Social standards in Bangladesh

Back on solid ground

Rana Plaza building victims explain how they set about building a new life. GIZ aims at improving social and environmental standards in Bangladesh’s textile industry.

Rolf Obertreis
Thomas L. Kelly

The cracks in the walls were conspicuous, yet everyone was back working in the factory. The day before the disaster, the building had had to be cleared on account of problems, ostensibly with the electricity supply. Even then, many of those who worked at the textile factory in the Rana Plaza building began having doubts. Everything is OK, they were assured. But on the morning of 24 April 2013, the building in Sabhar, 25 kilometres northwest of the centre of Dhaka, collapsed in a heap of rubble. 1,127 people lost their lives, around 2,400 were injured. Many of the victims were extremely low-paid workers, some producing garments for German textile companies. The owner of Rana Plaza, who had illegally increased the building’s height, has since been sent to prison along with several of his managers.

GIZ actively promotes the interests of workers in Bangladesh’s textile industry. On behalf of the German Federal Ministry for Economic Cooperation and Development (BMZ) and the C&A Foundation, GIZ has been working since 2009 with ministries and authorities in Bangladesh and companies, trade unions and non-governmental organisations to guarantee fair wages for workers, and to establish codetermination opportunities and compliance with labour, safety and environmental regulations. 18.5 million euros are available for this purpose until 2017. The project receives financial support from the EU.

Runa Akhter owns a shop selling everyday groceries.
Runa Akhter owns a shop selling everyday groceries.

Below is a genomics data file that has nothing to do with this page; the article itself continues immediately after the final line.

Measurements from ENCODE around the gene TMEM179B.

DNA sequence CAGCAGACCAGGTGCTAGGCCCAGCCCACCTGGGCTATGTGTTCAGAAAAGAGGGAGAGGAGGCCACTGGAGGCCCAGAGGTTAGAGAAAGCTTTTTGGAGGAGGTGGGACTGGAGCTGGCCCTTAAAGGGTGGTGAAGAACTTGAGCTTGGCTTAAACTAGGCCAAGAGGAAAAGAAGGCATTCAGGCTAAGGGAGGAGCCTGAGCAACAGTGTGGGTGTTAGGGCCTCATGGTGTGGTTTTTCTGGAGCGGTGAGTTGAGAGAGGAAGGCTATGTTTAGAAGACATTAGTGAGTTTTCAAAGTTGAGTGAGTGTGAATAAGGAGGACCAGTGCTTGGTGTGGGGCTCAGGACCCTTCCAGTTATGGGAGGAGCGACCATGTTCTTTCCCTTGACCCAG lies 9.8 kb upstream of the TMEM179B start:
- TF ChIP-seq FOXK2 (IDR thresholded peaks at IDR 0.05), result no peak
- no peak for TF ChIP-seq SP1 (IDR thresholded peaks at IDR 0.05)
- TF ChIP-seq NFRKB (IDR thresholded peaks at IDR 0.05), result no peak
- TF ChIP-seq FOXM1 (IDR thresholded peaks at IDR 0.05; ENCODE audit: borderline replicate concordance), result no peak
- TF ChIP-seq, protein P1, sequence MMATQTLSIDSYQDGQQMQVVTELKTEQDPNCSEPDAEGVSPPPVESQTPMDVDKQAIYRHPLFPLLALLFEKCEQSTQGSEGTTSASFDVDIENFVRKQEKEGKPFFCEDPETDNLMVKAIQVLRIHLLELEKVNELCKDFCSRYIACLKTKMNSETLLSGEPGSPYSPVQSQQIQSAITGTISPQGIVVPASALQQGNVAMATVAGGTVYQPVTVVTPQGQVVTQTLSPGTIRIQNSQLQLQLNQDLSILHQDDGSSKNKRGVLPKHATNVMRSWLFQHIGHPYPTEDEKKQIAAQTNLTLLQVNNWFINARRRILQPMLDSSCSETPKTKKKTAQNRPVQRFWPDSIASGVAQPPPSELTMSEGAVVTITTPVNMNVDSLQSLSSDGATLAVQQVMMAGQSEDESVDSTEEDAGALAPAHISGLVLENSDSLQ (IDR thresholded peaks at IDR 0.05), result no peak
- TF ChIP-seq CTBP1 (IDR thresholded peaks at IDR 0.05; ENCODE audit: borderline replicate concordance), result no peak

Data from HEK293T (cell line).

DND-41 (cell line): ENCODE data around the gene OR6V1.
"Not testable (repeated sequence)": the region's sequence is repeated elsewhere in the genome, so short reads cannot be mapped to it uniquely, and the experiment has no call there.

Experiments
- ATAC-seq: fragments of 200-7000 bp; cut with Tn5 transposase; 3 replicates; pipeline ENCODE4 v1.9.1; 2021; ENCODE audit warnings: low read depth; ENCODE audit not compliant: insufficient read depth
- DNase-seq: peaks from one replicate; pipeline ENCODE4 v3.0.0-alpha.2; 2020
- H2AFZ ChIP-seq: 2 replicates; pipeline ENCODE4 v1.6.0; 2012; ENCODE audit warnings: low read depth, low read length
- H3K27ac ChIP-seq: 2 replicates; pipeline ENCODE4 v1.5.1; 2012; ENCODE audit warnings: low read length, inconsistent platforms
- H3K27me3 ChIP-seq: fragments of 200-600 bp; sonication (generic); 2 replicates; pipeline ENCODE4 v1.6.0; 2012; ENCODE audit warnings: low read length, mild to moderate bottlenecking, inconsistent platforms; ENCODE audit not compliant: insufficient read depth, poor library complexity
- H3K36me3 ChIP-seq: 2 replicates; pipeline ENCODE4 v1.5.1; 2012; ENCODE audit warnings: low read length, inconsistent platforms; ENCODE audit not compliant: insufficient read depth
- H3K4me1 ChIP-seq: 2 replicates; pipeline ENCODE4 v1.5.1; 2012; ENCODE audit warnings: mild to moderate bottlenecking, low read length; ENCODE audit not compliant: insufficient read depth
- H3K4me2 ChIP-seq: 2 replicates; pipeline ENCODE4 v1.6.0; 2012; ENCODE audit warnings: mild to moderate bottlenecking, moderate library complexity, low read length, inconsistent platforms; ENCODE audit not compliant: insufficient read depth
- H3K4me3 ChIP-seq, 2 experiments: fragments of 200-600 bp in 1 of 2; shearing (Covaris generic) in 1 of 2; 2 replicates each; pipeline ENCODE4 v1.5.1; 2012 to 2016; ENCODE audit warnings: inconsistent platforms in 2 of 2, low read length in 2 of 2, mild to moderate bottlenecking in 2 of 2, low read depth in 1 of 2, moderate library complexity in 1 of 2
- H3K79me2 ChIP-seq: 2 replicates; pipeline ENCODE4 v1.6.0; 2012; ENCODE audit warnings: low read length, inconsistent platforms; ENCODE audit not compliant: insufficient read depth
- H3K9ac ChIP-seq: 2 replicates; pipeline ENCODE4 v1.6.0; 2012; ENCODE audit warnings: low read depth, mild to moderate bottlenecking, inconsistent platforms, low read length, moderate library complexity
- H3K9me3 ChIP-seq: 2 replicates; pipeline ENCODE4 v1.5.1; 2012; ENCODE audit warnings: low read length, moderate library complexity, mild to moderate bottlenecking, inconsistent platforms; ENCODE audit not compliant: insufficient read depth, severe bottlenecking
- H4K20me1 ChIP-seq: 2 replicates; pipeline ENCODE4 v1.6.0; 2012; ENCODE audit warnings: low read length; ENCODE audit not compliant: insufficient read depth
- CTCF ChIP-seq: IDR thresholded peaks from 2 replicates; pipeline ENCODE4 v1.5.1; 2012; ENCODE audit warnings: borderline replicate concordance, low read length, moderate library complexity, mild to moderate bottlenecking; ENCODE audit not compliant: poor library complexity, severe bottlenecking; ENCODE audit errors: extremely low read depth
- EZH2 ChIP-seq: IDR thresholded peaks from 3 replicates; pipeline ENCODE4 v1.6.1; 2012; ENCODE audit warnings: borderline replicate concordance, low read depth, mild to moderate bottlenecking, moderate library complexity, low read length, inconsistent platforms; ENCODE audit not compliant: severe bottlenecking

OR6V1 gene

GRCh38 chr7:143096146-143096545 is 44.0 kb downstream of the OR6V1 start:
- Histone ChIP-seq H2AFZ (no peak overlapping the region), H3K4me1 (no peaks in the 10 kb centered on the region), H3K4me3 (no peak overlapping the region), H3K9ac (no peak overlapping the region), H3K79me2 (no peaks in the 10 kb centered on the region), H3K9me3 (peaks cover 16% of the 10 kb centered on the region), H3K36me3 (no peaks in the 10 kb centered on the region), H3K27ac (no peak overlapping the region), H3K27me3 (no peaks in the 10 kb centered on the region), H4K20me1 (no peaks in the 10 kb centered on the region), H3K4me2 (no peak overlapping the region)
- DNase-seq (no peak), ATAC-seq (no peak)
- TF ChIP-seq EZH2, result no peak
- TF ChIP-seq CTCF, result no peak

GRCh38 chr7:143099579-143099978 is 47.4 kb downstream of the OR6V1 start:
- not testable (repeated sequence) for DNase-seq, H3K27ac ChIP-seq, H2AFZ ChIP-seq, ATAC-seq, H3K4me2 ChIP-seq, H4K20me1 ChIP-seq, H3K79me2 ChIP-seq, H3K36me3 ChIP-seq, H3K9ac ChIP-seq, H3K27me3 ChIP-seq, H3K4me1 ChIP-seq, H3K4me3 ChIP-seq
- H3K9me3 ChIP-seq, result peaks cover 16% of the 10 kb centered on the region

BMZ also contributed a further 2.5 million euros immediately after the disaster to help those affected. Assistance was also provided to those no longer able or willing to work in a textile factory and with an interest in becoming self-employed. Applications were received from over 520 men and women; these applicants subsequently took part in a variety of courses over several weeks. Here they learned how to run their own shop, use a computer or set up business as a tailor or dressmaker. Most of them now have successful small businesses, says Bettina Schmidt from GIZ, which range from keeping dairy cattle or owning grocery stores to running a mobile phone business or a tailor’s workshop.

One of these business start-ups is owned by Runa Akhter, who was sitting at her sewing machine on the seventh floor of the Rana Plaza building when the floor gave way beneath her. She found it difficult to come to terms with what happened: she spent six hours waiting to be rescued; buried with her in the rubble was a young girl, who died later. 25-year-old Akhter suffered a badly broken arm. But the long physical scar is not her only reminder. ‘Even now, I get panic attacks when I think about what happened.’

Retraining also made a difference financially